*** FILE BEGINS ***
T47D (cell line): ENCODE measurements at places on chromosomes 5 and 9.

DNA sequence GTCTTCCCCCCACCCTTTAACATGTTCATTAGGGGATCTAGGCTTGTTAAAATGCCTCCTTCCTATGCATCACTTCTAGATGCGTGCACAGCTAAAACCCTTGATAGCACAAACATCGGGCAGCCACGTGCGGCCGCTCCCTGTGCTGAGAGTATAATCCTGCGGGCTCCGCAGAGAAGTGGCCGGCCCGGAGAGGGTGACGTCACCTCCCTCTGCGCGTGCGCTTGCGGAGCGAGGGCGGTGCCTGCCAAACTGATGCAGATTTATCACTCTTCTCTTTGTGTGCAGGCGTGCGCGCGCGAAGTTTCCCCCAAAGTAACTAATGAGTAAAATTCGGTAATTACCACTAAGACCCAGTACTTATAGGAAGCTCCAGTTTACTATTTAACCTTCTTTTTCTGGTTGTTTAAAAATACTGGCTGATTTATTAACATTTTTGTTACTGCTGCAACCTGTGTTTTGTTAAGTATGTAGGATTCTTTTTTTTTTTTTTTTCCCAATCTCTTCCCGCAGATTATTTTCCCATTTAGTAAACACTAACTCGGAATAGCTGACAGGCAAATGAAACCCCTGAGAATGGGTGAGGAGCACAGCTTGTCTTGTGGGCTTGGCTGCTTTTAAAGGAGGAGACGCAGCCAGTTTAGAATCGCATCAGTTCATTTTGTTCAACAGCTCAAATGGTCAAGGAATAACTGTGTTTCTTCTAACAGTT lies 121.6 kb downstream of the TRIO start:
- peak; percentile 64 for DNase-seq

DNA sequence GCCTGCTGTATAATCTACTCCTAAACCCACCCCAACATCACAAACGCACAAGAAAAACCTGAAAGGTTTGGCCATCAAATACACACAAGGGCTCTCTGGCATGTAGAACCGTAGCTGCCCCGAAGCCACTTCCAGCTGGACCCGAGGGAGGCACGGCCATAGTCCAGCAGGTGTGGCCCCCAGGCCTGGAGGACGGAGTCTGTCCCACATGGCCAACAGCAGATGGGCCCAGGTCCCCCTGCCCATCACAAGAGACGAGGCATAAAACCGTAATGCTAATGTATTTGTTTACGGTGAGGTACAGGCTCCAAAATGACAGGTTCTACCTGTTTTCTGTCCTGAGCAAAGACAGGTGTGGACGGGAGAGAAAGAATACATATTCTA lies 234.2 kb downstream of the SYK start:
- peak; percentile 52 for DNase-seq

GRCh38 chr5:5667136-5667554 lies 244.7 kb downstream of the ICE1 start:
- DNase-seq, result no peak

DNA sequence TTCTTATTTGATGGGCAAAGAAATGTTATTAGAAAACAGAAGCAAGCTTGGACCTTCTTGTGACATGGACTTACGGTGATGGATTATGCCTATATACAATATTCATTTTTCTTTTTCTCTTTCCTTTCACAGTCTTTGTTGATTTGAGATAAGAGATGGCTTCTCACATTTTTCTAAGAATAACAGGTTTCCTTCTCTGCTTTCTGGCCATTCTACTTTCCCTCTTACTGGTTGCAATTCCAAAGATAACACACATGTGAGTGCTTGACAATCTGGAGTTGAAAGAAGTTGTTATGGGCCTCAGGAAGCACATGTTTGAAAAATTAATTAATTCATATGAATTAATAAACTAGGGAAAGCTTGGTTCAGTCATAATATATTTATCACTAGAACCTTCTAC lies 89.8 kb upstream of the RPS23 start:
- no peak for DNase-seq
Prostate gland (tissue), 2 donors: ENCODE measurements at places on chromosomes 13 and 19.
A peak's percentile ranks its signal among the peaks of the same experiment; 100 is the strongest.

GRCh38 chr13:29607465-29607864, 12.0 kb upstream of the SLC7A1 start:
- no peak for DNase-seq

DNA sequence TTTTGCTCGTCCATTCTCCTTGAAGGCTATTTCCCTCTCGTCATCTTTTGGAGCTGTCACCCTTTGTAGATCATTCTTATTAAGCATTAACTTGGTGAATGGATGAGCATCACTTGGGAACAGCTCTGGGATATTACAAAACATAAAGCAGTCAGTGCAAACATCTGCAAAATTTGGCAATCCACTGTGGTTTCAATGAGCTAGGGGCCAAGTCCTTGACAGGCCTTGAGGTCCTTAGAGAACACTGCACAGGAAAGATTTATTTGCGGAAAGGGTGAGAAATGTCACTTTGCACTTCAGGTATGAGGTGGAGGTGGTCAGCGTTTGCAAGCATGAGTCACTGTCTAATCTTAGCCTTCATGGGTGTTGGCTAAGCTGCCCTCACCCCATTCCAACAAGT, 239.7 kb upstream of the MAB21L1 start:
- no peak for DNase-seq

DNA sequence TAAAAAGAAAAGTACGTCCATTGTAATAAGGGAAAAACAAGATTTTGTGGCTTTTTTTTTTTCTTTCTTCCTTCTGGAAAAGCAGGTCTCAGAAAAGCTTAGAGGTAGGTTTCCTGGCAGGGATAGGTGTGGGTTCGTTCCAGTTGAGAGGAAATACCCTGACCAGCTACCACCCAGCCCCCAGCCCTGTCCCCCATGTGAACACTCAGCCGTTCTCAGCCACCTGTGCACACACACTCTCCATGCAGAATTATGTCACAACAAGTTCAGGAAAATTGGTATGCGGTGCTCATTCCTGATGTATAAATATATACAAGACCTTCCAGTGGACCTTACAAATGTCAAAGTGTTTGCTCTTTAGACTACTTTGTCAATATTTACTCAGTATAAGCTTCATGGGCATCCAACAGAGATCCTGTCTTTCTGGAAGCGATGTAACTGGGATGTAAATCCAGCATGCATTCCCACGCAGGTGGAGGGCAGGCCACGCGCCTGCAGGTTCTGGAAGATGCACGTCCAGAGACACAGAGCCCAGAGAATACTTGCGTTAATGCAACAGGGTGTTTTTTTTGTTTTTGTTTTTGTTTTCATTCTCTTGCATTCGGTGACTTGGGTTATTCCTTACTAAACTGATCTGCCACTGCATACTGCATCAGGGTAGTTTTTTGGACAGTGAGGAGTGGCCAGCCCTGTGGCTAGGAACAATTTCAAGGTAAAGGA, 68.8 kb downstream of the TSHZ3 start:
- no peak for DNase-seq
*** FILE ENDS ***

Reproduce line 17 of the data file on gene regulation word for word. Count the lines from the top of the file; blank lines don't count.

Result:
- no peak for DNase-seq